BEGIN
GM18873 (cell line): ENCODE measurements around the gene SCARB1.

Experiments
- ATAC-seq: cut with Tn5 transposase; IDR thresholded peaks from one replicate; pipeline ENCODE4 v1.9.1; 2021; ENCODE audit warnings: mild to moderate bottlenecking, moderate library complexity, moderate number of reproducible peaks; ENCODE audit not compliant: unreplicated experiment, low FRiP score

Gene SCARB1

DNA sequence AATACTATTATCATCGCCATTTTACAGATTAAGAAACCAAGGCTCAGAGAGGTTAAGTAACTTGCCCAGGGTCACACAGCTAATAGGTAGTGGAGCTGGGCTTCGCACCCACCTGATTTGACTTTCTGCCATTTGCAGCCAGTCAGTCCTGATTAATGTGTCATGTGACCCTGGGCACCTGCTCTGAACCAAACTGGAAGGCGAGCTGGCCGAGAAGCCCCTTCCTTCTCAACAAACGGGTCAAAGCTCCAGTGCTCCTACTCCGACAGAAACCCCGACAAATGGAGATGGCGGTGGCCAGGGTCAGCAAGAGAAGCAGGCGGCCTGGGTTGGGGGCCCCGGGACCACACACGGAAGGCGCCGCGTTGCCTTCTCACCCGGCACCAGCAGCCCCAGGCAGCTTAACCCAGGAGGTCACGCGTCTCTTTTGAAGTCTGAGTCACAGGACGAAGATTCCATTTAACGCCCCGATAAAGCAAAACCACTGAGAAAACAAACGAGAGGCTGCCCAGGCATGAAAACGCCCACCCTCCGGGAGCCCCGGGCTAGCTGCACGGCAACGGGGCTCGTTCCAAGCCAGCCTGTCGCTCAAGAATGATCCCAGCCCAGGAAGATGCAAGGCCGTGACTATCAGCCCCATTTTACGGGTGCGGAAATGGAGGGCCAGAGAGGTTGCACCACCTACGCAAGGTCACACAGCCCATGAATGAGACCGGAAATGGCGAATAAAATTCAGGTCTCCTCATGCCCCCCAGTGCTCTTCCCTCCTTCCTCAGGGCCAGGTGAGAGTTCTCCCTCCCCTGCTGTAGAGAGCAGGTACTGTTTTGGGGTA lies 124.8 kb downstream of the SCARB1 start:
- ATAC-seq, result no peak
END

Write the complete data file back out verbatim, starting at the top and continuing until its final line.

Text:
GM18873 (cell line): ENCODE measurements around the gene SCARB1.

Experiments
- ATAC-seq: cut with Tn5 transposase; IDR thresholded peaks from one replicate; pipeline ENCODE4 v1.9.1; 2021; ENCODE audit warnings: mild to moderate bottlenecking, moderate library complexity, moderate number of reproducible peaks; ENCODE audit not compliant: unreplicated experiment, low FRiP score

Gene SCARB1

DNA sequence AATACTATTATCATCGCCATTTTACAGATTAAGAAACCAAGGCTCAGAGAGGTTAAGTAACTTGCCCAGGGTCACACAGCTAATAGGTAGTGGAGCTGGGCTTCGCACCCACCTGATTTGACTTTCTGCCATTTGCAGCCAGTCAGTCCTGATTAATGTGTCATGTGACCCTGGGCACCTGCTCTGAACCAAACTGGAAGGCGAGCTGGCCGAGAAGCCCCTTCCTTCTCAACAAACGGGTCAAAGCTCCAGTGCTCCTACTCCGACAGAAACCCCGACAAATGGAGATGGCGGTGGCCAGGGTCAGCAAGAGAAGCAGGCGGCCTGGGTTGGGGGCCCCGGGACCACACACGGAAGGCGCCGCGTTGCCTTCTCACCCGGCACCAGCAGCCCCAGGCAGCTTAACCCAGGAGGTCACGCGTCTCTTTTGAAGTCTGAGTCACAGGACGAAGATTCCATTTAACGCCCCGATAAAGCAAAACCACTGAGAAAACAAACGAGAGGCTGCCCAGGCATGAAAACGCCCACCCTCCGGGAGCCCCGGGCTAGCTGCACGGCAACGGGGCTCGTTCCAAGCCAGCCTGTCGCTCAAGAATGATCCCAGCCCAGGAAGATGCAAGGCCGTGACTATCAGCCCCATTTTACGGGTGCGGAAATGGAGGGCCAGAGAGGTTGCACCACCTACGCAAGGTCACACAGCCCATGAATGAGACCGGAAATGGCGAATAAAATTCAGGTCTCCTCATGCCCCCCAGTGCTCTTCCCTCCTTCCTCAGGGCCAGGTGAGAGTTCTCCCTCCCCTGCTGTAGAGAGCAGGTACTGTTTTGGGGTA lies 124.8 kb downstream of the SCARB1 start:
- ATAC-seq, result no peak